Create shorter-term program offerings to respond to growing demands for specialized education. As part of the much-discussed “unbundling” of higher education, colleges should not be afraid to break apart the monolithic degree. Particularly in a technology-driven economy, employers are increasingly looking for job candidates who have kept their skills updated and demonstrated initiative through targeted lifelong-learning experiences. The unbundling trend is often positioned as offering affordability and access through alternatives to the traditional degree, but flexible offerings are also popular because they meet growing demands for more specialized programs aligned with specific competencies. While many academic institutions are experimenting with competency-based education, employers are moving toward competency-based hiring, and more rigorously matching actual job requirements to candidates’ abilities. Higher-education credentials must operate at a higher resolution in this new landscape.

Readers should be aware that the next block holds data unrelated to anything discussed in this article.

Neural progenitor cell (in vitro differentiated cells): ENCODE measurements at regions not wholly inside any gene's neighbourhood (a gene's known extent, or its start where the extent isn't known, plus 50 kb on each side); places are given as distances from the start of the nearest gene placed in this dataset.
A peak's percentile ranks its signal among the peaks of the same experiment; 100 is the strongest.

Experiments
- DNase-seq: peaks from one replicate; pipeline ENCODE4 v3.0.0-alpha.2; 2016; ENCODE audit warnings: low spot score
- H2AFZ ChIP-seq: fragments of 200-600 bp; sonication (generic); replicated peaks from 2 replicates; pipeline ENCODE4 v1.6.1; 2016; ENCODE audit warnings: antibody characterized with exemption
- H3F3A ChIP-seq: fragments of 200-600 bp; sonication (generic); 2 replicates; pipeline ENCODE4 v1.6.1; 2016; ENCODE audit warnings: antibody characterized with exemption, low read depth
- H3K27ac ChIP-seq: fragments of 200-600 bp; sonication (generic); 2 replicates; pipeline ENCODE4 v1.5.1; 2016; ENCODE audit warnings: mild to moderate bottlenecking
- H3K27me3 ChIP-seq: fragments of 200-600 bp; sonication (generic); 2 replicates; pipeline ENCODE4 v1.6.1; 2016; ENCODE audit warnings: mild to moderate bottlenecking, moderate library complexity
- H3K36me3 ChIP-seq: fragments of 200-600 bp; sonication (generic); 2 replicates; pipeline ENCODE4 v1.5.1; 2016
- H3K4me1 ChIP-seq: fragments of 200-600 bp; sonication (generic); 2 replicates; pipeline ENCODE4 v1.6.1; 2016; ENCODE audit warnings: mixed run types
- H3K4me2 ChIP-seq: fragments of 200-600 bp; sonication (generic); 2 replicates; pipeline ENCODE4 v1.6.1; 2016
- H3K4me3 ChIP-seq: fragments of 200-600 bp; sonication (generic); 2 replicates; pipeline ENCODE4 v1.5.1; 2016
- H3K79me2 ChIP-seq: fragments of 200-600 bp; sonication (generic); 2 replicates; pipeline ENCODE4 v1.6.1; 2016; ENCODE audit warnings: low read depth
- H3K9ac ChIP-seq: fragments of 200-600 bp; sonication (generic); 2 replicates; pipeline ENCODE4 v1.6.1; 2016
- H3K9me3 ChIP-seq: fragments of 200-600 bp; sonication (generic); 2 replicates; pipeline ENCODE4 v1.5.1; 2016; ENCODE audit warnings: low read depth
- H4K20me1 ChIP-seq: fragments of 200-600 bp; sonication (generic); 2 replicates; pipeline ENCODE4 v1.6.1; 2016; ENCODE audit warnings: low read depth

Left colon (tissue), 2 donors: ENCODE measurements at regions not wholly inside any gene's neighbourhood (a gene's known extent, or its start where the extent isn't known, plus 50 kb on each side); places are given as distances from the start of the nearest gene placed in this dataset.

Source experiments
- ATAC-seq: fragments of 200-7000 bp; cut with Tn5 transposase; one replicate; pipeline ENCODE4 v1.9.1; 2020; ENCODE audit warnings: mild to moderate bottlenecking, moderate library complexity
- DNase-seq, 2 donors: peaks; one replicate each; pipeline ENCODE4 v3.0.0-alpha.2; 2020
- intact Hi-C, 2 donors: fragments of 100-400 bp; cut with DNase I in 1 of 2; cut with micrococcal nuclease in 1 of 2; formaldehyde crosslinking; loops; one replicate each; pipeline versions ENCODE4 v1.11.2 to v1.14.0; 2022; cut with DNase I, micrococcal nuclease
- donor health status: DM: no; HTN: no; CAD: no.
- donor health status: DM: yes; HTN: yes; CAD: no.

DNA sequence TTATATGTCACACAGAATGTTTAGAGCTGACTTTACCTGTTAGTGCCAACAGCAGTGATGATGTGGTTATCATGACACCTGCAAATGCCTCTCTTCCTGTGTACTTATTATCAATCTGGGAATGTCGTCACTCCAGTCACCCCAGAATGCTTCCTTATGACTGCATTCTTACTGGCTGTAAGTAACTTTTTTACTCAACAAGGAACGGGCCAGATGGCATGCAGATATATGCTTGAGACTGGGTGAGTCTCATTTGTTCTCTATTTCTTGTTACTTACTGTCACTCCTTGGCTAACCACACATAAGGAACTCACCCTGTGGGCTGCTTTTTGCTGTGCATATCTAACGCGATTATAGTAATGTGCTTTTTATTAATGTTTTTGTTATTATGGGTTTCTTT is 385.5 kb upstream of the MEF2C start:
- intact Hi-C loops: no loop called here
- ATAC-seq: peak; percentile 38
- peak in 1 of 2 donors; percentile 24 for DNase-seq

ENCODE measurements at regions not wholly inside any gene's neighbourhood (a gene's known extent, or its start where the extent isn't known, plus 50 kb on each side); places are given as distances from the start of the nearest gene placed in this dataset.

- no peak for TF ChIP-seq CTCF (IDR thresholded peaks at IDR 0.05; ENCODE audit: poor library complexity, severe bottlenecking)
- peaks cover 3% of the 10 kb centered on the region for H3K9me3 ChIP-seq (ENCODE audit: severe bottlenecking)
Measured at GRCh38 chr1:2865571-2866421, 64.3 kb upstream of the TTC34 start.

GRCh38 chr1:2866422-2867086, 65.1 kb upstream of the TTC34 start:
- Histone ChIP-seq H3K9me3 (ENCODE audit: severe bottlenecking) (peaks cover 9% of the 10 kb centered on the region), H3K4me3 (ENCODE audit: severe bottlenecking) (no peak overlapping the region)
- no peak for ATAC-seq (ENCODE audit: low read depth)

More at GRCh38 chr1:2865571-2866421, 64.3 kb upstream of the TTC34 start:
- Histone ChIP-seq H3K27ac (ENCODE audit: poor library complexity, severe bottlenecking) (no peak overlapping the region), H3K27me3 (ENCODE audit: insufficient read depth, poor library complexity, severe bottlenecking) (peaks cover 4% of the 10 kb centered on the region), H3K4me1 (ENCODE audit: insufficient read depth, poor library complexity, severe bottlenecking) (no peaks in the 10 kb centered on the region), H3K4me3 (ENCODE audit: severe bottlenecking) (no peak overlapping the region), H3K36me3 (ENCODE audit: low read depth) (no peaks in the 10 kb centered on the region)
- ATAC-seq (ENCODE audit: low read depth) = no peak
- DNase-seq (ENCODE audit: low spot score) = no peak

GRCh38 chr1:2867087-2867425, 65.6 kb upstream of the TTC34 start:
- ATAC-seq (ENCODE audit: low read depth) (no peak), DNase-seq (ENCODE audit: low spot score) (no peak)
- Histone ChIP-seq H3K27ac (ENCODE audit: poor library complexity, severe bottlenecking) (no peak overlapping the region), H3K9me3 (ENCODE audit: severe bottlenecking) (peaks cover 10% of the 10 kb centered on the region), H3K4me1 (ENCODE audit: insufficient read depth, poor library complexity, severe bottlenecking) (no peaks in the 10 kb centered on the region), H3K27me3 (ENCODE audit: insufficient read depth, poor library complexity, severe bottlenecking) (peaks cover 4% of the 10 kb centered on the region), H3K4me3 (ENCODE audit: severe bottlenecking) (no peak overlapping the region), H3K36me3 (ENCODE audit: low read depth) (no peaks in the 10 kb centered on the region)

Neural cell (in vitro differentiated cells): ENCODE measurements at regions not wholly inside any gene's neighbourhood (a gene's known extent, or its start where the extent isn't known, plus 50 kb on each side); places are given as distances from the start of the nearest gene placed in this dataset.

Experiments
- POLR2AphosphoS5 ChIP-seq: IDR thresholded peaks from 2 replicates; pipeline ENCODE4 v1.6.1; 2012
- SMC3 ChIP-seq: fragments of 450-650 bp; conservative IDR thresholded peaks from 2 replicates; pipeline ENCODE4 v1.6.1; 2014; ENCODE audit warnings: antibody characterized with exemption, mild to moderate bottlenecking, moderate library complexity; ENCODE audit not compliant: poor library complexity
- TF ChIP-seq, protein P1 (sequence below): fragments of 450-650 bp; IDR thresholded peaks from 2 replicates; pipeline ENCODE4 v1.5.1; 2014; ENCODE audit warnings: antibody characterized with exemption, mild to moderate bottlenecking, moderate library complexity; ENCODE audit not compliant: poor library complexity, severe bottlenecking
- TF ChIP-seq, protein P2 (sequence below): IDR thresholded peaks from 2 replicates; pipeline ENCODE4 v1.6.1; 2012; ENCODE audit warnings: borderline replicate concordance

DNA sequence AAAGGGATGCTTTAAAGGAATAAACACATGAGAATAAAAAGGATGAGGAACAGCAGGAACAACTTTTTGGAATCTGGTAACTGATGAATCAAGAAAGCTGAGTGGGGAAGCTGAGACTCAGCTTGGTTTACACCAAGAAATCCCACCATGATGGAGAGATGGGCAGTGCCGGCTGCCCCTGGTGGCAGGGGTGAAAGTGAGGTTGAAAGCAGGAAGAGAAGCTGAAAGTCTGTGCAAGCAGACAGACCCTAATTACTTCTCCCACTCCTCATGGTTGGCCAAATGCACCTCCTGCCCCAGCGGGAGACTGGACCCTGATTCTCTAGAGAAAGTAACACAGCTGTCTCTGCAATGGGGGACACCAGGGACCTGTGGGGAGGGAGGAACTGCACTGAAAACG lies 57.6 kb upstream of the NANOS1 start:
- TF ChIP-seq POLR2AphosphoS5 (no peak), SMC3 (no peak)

Integrate work experience into the curriculum. While the boundaries between education and job experience have always been fluid, employers’ accounts of how they make hiring decisions and students’ accounts of their job-search experiences make clear that both audiences increasingly favor curricular offerings that integrate real-world job experience and work products. Capstone projects offered in some courses are one example; others include e-portfolios, internships, yearlong paid corporate residencies, and cooperative education.
Because such experiences are increasingly taking place in virtual environments and can be tracked digitally, they provide a data trail and digital fingerprint that can enhance the transparency and value of a student’s academic credentials.
The evolution of hiring, the growth of a global work force, and the rise of new technologies need not be thought of as a wave crashing over the bow of higher education, threatening to wash away the value of a college degree. Rather, these shifts create an opportunity for forward-looking colleges to sustain their value by moving beyond century-old thinking about academic credentials.
Sean Gallagher, chief strategy officer for Northeastern University’s Global Network, is the author of The Future of University Credentials: New Developments at the Intersection of Higher Education and Hiring (Harvard Education Press, 2016).